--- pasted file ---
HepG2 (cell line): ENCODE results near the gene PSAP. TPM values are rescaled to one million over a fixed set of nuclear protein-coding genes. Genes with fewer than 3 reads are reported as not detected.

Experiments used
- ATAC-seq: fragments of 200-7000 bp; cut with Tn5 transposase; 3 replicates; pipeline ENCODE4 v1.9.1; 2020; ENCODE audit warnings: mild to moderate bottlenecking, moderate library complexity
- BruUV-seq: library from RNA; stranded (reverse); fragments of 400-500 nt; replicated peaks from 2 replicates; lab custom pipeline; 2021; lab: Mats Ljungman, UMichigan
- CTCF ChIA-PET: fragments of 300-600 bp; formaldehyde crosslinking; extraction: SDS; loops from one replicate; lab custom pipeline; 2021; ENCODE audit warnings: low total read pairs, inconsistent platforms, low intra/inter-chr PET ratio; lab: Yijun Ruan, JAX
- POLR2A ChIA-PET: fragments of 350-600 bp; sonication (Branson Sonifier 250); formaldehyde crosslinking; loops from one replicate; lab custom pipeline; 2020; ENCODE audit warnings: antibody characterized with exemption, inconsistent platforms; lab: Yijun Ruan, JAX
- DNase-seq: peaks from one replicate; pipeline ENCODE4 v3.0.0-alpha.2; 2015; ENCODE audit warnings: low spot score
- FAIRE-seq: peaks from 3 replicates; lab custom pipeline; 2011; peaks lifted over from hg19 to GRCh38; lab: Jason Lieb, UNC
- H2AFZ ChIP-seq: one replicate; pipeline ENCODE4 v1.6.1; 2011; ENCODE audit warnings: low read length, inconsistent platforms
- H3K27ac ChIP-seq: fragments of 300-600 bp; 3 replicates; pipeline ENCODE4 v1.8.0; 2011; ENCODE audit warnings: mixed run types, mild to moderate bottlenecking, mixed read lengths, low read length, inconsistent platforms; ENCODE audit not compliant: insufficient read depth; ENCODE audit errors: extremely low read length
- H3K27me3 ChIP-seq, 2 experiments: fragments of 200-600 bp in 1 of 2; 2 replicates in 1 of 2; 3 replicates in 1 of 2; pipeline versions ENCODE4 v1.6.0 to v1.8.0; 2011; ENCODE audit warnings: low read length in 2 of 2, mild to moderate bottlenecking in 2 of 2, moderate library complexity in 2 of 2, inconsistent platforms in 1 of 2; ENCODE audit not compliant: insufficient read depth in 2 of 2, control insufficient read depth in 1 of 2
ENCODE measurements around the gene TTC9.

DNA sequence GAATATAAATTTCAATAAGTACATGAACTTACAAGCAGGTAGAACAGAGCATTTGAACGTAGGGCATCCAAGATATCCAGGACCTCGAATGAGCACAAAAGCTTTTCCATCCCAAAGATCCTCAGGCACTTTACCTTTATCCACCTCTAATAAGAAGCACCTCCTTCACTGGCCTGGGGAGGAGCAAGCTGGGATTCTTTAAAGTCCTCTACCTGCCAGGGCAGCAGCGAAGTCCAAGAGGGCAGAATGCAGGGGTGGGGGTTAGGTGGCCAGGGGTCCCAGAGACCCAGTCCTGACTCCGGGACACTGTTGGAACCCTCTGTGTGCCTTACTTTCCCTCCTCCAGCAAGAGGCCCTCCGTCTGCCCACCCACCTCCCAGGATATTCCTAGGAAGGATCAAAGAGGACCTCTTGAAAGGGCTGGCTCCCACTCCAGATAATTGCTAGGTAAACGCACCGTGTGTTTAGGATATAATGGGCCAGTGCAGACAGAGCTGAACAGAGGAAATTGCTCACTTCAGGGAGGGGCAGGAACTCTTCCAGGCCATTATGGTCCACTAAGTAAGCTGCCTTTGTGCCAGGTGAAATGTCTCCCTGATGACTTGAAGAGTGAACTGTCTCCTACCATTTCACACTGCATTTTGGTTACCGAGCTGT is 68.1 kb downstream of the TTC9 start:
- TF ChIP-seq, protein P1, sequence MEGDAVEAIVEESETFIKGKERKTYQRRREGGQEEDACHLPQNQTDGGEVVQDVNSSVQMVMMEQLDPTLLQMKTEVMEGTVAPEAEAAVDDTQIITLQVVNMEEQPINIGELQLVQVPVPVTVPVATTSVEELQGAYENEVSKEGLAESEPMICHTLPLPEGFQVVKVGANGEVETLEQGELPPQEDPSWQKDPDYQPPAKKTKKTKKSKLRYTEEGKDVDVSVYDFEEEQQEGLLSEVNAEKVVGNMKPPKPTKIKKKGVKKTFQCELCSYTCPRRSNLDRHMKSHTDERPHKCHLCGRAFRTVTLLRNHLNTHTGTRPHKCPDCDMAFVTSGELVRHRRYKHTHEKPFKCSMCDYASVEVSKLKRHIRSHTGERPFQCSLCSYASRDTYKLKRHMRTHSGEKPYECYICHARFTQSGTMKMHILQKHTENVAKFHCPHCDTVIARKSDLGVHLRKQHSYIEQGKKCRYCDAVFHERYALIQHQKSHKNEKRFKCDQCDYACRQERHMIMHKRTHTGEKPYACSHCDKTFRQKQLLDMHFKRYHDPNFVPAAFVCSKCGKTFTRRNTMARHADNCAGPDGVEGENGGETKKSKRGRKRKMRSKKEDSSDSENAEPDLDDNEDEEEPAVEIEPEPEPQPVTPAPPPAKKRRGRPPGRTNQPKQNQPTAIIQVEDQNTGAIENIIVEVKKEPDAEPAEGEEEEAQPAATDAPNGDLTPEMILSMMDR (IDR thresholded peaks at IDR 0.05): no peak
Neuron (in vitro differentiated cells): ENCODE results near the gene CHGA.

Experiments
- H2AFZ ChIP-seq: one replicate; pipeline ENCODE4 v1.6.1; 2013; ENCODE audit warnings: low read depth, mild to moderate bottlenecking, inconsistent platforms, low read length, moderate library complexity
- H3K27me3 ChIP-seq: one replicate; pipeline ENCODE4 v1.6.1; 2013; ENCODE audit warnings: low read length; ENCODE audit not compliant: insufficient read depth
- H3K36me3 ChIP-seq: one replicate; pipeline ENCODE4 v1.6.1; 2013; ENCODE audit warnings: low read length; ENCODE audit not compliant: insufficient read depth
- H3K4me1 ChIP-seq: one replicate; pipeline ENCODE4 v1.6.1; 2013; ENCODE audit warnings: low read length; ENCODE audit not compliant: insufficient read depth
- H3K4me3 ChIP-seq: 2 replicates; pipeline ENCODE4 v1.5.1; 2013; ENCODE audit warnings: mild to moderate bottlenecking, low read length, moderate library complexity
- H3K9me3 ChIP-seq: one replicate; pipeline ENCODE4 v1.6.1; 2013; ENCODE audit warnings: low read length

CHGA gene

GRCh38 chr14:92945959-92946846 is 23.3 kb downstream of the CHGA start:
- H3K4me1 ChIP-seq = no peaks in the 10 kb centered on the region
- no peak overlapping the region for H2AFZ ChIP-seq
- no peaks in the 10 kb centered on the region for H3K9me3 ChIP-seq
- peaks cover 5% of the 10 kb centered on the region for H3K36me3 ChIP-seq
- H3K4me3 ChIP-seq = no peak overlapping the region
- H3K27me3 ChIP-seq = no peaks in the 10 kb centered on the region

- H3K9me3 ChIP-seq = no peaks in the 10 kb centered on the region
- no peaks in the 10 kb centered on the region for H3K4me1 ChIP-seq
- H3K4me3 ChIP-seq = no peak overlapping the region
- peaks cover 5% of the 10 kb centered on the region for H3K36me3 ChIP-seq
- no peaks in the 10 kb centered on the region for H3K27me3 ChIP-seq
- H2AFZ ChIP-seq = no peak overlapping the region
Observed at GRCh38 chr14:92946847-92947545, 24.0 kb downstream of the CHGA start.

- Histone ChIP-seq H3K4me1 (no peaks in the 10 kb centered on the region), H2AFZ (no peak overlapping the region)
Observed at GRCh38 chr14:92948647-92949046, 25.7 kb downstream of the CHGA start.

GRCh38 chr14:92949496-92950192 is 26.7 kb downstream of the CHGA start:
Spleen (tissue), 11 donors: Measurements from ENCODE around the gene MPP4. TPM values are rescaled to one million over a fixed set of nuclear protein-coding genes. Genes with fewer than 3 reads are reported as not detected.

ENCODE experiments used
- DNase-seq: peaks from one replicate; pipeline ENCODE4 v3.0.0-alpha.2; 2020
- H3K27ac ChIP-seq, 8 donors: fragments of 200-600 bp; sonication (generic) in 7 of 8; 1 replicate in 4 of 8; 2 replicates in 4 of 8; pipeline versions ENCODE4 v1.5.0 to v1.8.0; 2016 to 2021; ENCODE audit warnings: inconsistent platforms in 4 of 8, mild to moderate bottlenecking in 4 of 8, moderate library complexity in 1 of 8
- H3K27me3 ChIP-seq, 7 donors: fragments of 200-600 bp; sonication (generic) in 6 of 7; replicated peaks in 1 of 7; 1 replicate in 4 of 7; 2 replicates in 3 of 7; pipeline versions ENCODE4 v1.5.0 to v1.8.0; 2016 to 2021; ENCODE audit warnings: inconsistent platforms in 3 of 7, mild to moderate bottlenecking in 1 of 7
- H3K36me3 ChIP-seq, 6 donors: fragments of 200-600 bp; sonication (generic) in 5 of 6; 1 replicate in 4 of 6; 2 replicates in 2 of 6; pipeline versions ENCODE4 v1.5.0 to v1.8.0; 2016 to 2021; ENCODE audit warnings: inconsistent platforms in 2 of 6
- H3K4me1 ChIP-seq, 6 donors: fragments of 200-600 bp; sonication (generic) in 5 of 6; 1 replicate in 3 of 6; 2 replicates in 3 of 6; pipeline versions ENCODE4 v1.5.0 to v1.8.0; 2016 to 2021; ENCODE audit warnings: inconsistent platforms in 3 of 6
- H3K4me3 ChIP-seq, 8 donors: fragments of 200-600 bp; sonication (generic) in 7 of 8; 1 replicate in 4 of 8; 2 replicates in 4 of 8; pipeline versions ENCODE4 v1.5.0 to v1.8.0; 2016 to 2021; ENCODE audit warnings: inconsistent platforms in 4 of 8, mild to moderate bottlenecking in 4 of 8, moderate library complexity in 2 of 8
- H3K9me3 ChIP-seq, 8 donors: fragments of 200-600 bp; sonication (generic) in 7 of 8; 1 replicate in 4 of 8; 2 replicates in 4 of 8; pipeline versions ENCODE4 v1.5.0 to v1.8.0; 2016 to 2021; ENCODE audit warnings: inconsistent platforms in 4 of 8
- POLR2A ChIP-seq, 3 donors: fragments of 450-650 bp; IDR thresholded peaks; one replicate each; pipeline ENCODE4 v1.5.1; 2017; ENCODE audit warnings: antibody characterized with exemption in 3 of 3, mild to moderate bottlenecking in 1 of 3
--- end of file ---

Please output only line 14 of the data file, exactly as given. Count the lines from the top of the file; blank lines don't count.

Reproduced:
- TF ChIP-seq, protein P1, sequence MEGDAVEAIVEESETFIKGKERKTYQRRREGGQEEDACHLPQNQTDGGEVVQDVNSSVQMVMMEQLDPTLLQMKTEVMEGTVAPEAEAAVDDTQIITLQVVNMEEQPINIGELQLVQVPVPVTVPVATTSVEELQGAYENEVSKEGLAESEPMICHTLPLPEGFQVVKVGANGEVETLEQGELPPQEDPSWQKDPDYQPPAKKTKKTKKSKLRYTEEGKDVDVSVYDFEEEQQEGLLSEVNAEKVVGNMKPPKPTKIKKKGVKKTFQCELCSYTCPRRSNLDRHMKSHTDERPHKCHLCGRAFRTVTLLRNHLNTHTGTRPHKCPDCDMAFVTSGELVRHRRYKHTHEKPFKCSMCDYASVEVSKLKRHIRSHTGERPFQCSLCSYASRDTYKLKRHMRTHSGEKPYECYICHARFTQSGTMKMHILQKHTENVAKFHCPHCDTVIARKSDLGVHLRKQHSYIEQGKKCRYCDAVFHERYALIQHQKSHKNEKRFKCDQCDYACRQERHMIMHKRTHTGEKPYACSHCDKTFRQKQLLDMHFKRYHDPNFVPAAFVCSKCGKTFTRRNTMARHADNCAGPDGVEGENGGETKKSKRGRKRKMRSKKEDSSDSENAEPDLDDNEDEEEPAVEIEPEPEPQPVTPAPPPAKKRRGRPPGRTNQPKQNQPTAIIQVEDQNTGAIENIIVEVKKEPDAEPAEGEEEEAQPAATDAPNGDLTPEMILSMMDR (IDR thresholded peaks at IDR 0.05): no peak